The cost of equity financing depends on many different factors — mainly, the risk investors perceive of investing in your business compared to the potential reward if the business is successful. The higher the perceived risk, the more ownership investors will expect in return for financing. Investors will scrutinize your business plan to try to determine your prospects for future success and the degree of risk involved in the business.

There are two main types of minority equity investors: venture capitalists (VCs) and angel investors. Angels are usually wealthy individuals looking primarily for early-stage and start-up companies or entrepreneurs with whom they have a personal connection, or that are in industries that they personally believe in and want to support (like green energy, for example). Angel investments are usually smaller than VC investments — typically between $25,000 and $35,000 per company, although it is not uncommon for a group of Angel investors to collaborate for a larger total investment. VCs, in comparison, may invest millions of dollars in a single company.

Retained Earnings: Best of Both Worlds

If your business is generating enough cash from operations, it might be possible to meet your financing needs with earnings that are retained in the business. This is obviously the least costly way to raise capital — you don’t have to pay interest on a bank loan, nor do you have to give up equity shares to outside investors. Increasing the cash flow from your retained earnings is primarily a matter of increasing your sales and improving your cash management practices. For example:

§  Are you negotiating with vendors to receive the best possible payment terms?

§  Are you aggressively managing your receivables by staying on top of collecting past-due accounts and minimizing bad-debt losses?

§  Are you prudently managing your inventory by using such techniques as just-in -time inventory management techniques?

§  Have you considered factoring your invoices in order to shorten your cash flow cycle and accelerate funds availability?

Reliable Financial Statements and Forecasts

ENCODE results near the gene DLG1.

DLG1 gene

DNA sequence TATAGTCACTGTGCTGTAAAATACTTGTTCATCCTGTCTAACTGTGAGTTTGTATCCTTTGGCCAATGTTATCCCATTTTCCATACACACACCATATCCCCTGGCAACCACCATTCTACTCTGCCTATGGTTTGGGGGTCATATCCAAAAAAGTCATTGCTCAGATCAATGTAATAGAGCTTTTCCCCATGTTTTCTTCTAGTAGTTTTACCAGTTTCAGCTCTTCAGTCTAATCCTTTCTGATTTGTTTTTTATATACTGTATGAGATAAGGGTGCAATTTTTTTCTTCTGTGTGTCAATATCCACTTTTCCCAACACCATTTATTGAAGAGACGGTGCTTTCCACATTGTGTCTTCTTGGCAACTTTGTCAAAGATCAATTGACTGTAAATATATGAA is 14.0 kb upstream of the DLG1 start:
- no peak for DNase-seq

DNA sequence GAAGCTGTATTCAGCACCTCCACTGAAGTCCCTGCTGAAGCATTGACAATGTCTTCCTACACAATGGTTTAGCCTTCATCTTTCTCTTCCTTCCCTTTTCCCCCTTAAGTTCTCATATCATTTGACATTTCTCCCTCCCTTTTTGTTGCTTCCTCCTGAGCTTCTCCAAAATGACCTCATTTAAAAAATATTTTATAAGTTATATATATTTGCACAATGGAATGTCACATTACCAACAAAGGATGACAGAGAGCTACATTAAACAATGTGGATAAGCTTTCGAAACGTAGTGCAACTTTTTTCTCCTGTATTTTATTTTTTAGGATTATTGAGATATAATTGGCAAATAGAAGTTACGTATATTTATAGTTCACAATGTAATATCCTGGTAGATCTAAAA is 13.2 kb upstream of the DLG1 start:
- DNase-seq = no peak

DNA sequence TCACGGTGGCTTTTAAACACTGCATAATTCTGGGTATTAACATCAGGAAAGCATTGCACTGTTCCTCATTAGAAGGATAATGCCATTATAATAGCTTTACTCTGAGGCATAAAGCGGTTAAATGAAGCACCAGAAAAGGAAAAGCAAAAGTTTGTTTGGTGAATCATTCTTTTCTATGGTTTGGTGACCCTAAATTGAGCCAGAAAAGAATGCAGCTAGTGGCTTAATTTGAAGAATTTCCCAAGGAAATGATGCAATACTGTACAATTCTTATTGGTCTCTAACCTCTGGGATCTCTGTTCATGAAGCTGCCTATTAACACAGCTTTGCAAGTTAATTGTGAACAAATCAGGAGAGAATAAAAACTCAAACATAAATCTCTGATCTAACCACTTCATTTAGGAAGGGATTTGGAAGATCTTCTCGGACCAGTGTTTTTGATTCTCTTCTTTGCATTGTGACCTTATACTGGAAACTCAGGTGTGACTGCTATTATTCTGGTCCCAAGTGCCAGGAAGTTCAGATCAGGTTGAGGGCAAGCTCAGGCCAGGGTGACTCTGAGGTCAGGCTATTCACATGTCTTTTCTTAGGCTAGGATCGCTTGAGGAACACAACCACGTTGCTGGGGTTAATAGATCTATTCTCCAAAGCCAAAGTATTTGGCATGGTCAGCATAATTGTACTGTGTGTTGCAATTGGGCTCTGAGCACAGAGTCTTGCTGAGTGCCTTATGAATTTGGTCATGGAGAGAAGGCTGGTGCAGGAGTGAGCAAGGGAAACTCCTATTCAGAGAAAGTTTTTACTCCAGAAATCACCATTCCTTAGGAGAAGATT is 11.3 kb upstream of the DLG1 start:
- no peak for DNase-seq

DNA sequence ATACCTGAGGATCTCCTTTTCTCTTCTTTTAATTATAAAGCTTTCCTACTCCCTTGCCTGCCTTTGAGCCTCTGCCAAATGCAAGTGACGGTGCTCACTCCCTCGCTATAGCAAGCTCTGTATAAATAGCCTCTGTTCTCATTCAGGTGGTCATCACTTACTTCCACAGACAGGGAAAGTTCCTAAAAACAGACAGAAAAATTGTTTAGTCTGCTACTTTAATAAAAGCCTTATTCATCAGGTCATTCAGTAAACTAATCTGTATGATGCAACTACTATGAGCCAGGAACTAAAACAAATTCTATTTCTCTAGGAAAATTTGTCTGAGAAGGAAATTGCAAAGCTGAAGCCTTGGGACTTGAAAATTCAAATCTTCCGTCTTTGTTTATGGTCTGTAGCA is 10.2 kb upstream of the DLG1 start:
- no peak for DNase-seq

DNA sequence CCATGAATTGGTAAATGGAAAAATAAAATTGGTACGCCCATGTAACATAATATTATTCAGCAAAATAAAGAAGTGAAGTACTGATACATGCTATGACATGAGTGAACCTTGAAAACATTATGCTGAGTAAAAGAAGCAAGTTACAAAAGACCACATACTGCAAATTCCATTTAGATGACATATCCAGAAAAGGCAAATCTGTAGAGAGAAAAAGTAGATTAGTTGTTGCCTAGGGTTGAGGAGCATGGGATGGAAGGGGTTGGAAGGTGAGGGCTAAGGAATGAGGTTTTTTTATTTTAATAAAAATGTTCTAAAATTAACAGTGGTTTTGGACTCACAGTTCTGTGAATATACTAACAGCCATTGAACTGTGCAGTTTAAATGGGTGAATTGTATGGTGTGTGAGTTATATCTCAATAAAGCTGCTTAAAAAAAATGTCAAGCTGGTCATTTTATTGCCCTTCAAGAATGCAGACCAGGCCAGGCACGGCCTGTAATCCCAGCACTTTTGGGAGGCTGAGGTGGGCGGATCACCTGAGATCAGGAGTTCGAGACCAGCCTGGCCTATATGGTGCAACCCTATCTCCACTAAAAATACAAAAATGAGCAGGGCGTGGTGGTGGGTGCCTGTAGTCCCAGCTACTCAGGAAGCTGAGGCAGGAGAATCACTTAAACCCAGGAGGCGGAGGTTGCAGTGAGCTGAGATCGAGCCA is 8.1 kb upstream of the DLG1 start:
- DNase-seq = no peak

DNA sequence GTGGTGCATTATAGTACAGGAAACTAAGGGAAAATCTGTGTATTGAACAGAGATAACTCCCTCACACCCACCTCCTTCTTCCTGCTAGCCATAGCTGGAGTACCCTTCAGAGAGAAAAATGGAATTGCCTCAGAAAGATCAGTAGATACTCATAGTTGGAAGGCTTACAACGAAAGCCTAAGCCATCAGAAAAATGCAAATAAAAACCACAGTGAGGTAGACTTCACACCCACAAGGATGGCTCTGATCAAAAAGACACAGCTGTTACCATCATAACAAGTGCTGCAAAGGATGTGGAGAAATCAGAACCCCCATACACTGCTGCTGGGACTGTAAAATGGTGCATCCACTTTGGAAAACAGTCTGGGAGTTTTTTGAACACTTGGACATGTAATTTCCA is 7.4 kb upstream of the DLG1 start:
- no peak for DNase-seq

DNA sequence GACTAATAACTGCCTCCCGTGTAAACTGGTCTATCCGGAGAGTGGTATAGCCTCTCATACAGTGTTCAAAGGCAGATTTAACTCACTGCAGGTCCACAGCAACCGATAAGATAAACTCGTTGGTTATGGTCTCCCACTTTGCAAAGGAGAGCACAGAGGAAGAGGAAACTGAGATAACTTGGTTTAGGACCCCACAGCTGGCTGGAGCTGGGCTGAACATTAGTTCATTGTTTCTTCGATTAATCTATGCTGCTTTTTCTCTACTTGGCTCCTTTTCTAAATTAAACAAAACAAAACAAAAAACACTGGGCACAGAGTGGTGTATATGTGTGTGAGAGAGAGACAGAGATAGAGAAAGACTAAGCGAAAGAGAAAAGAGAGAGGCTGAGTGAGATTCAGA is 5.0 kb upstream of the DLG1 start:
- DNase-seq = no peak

While there are many different factors that go into determining which capital acquisition strategy is best for your business, there is one thing that is constant regardless of the option you choose: the need for credible and reliable financial statements and forecasts. Lenders will want to see current financial statements and projections when evaluating your loan request, while investors will want to see detailed financial data as they perform due diligence on your company’s finances and operations. And generating financing internally via retained earnings requires accurate forecasts in order to project future cash flow and funds availability.

Many small and mid-sized businesses do not possess the financial sophistication necessary to analyze their capital acquisition options and make the right decisions. An outsourced CFO services provider offers this level of financial sophistication, as well as contacts in the investing and lending communities, and is able to help owners and entrepreneurs choose the best option for their business, given its particular circumstances and financing need.

Concluding Thoughts

You have three main options if you need to raise capital for your business: debt, equity or retained earnings. Determining which option is the best one depends on the specific business and financial circumstances your company is facing and your specific financing need. Regardless of which option you choose, you will need to be able to generate credible and reliable financial statements and forecasts. If you do not possess the financial sophistication necessary to properly analyze your capital acquisition options, consider hiring an outsourced CFO services provider. This professional will bring a high level of financial sophistication to the table to help you choose the best capital structure for your business and negotiate fair terms with chosen lenders or investors.

You may be interested in these related articles we have published. Links go to downloadable PDFs, and no form completion is requested.

Managing and Financing Business Growth

The Primary Types of Business Loans

Overcome the Hurdles and Get the Business Loan You Deserve

Using Debt to Replace Equity Capital in Improving Company Finances

SBA Loans Can Be Great Tools

Five Reasons to Take a Closer Look at SBA Loans

What You Should Know About Equity Financing

Equity Financing: Partnering with an Angel Investor

Two Types of Alternative Financing to Help Bridge Cash Flow Gaps

Growth Strategies: How Should You Finance New Equipment?